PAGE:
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Table of Contents

NMIS 9.0.0.e

This beta pre-release was published on 11 Apr 2019.
Please contact us at beta@opmantek.com if you're interested in trying out NMIS 9 pre-releases.

Highlights

  • The nmis9d (and the NMIS 9 installer) now interact cleanly with both systemd and sysv init systems.
  • Installing on Ubuntu 18 now works.
  • Orphaned worker processes left behind by a crashed nmis9d are now cleaned up more quickly and  reliably.
  • various feature extensions in admin/node_admin.pl, e.g. act=dump and act=restore can now also capture and restore a node's RRD files
  • Node deletion was  improved to ensure no scheduled collection jobs remain or interfere, and also includes historic/inactive events and operational status records.
  • Support tool no longer captures leftover legacy configuration files
  • Selftest is less likely to produce false positives
  • Node editing in the GUI now presets the configuration fields with correct defaults
  • The fping infrastructure now correctly handles the case of an admin modifying a node's IP address instead of caching stale data. 
  • Service tests whose monitoring scripts return unexpected exit codes are now  treated as 'failed/service down' and such occurrences are logged.
  • Fixed race condition in the configuration loading code, which could cause daemon crashes if the configuration is updated frequently (using the GUI or admin/patch_config.pl).
  • Various bug fixes and robustness improvements

NMIS 9.0.0d

This is a beta pre-release and was published on 21 Aug 2018.
Please contact us at beta@opmantek.com if you're interested in trying out NMIS 9 pre-releases.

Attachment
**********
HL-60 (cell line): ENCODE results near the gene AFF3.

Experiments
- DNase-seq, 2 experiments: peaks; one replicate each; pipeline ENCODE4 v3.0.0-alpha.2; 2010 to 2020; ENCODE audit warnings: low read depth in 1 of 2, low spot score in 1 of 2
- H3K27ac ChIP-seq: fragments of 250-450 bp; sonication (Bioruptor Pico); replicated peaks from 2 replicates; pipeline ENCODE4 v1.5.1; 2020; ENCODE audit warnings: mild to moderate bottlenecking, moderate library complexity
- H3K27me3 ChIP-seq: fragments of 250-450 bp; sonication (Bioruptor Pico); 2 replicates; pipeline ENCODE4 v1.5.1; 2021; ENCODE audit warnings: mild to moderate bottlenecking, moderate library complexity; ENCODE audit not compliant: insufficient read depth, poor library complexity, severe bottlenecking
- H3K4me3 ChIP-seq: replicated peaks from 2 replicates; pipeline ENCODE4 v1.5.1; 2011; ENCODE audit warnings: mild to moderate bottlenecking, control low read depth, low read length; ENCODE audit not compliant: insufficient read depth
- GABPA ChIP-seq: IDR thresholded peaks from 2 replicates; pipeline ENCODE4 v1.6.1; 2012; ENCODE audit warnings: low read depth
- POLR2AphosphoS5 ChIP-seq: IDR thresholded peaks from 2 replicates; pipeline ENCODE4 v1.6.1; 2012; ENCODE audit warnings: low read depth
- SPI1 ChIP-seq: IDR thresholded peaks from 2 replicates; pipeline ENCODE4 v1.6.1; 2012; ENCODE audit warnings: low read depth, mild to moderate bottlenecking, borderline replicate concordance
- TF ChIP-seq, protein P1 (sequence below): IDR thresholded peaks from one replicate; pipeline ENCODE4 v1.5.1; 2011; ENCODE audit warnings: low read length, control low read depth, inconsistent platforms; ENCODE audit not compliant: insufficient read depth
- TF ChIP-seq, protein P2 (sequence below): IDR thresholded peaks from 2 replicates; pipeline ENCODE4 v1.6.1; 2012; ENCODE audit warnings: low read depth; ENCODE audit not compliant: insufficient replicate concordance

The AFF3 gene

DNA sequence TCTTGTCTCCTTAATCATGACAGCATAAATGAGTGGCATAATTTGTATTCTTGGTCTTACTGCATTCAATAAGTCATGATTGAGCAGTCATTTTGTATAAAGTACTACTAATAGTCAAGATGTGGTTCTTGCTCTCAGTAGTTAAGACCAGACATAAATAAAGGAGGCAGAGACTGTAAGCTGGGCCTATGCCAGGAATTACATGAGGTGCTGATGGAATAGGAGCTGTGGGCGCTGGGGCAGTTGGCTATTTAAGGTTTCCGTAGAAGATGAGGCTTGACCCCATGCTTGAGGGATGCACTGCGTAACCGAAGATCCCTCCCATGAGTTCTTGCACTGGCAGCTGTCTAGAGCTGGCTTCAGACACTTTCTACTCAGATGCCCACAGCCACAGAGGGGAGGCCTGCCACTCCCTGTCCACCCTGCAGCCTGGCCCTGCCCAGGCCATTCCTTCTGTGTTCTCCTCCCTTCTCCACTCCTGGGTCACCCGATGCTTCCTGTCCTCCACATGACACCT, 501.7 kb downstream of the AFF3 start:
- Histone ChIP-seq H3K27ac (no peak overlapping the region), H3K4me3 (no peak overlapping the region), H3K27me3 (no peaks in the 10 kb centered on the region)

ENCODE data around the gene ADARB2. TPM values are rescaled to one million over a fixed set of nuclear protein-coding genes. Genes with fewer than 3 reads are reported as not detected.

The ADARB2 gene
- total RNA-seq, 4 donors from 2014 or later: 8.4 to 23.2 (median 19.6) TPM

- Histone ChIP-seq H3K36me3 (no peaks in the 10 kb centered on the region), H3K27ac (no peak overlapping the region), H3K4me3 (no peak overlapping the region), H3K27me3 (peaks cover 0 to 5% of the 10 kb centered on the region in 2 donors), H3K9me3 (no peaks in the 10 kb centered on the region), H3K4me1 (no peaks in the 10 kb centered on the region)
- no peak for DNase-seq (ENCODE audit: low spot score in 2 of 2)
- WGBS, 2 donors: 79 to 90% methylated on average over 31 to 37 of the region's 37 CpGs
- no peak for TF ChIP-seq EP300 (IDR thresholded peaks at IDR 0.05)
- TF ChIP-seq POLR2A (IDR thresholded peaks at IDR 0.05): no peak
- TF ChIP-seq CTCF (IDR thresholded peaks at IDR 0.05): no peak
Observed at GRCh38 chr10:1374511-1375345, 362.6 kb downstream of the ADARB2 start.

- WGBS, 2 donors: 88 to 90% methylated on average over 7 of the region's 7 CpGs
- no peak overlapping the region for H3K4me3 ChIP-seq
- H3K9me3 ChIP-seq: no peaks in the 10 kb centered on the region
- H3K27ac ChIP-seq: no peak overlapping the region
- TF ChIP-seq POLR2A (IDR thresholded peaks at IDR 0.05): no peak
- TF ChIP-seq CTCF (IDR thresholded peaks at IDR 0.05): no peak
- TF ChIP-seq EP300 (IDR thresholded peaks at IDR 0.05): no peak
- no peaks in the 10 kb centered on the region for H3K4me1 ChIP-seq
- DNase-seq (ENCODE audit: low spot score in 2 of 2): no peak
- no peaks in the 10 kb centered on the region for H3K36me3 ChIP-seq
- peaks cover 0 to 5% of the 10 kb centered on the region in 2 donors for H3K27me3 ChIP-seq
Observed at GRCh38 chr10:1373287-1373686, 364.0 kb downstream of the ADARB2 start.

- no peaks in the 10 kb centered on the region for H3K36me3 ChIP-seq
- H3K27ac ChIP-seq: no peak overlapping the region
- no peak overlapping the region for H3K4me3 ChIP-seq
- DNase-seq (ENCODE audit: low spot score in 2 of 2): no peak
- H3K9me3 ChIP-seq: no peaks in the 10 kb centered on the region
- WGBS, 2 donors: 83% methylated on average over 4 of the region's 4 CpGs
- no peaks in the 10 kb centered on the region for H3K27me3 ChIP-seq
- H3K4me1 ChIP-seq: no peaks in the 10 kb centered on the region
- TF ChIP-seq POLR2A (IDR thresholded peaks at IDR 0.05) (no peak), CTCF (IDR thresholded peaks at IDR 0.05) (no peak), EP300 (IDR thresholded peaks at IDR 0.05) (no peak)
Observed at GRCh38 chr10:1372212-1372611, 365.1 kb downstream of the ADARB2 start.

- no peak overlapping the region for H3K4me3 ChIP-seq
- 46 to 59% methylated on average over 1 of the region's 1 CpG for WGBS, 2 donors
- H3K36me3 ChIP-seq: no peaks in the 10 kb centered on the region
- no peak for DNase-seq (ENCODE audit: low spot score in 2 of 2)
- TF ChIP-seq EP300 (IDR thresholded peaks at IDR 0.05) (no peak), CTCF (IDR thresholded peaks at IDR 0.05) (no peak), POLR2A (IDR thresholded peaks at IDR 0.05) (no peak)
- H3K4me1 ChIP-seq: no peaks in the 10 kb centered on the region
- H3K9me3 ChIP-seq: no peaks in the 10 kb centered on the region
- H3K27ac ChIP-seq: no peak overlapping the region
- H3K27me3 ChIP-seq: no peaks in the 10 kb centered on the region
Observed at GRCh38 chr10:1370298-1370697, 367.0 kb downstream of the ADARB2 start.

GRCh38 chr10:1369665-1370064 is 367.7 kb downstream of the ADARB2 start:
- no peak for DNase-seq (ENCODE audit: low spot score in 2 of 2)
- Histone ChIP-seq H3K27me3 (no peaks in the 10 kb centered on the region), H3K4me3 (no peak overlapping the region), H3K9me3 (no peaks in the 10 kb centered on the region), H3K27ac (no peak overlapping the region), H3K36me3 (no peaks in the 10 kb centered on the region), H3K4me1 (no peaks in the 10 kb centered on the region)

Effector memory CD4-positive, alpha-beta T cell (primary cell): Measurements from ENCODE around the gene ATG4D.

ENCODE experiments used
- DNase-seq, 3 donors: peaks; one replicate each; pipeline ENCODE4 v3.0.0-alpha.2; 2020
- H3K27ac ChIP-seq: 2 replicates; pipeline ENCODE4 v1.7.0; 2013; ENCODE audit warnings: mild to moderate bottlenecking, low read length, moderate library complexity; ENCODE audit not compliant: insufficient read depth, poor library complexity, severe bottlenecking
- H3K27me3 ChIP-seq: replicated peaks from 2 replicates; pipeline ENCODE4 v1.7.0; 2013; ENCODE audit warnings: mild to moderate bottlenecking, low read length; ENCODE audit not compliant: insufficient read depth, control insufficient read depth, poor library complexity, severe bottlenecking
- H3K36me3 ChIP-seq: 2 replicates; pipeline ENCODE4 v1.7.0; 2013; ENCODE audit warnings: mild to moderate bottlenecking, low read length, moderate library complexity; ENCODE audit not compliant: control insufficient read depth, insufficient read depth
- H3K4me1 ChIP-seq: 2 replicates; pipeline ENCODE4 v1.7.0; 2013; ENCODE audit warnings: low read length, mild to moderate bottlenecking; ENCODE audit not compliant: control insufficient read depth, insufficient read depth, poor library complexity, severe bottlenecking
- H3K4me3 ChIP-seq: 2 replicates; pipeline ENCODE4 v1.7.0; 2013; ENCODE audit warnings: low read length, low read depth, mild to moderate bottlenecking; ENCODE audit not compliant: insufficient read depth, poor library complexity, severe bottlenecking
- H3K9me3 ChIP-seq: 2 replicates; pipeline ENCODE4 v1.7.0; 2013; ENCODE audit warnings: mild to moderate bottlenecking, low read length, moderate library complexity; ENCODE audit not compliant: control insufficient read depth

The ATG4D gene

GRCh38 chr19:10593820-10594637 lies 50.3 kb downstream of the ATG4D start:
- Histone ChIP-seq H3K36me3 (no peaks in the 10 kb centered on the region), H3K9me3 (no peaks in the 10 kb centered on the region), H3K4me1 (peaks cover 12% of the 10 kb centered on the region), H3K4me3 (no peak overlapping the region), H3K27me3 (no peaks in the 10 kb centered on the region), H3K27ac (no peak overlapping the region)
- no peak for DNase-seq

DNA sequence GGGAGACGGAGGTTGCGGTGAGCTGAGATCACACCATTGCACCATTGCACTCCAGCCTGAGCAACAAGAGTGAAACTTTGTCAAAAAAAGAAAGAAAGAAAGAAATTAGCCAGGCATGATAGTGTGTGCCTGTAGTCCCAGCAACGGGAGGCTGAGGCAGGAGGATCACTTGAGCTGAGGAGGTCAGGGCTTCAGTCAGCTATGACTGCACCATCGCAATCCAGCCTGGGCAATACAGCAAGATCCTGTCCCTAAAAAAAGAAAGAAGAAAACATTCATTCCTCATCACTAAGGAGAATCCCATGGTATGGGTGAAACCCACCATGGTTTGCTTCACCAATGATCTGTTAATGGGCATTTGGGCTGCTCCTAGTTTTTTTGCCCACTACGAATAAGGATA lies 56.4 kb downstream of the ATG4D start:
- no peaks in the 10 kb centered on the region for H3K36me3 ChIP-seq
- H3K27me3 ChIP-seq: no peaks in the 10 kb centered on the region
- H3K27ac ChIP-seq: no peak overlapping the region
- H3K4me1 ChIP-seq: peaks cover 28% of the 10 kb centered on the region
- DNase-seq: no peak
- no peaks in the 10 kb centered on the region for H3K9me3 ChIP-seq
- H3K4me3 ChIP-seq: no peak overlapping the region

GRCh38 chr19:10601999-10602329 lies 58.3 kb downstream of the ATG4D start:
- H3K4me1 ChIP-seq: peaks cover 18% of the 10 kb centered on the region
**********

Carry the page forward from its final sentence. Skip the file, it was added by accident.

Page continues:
Highlights

  • Feature Parity with NMIS 8.6.7G
    The improvements made in NMIS 8.6.7G have been incorporated into NMIS 9 where applicable.
  • Substantially improved GUI rendering speed and reduced resource usage
    The GUI is now usable on a system with only one CPU core and 2 GB of ram.
  • Now supports running on systems without systemd better: the installer now provides a classic init script for MongoDB
  • admin/node_admin.pl was extended to offer more flexible import and export options.
  • Various bug fixes and robustness improvements

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This beta pre-release was published on 14 Jun 2018.
Please contact us at beta@opmantek.com if you're interested in trying out NMIS 9 pre-releases.

Highlights

  • Feature Parity with NMIS 8.6.6G
    NMIS 9.0.0c supports the new  Polling Failover mechanism, and all  recent improvements made in NMIS 8 are present in NMIS 9.0.0c (where applicable).
    This also includes the recent improvements for Single-Sign-On.
  • Can run in parallel with NMIS 8
    If your server specs are suitable (min. 4GB of RAM, 6-8GB recommended), then NMIS 8 and NMIS 9 can be installed on the same server without interference.
    NMIS 9 normally installs itself into /usr/local/nmis9, and its web entry point (http://localhost/nmis9/) doesn't interfere with NMIS 8.
    If the installer detects an NMIS 8 instance on your server, then it offers to import the NMIS 8 nodes' configuration: all nodes would then be polled in parallel by both NMIS 8 and NMIS 9.
  • Full installer support for platforms Debian 9, Ubuntu 16.04, CentOS 7 and 6.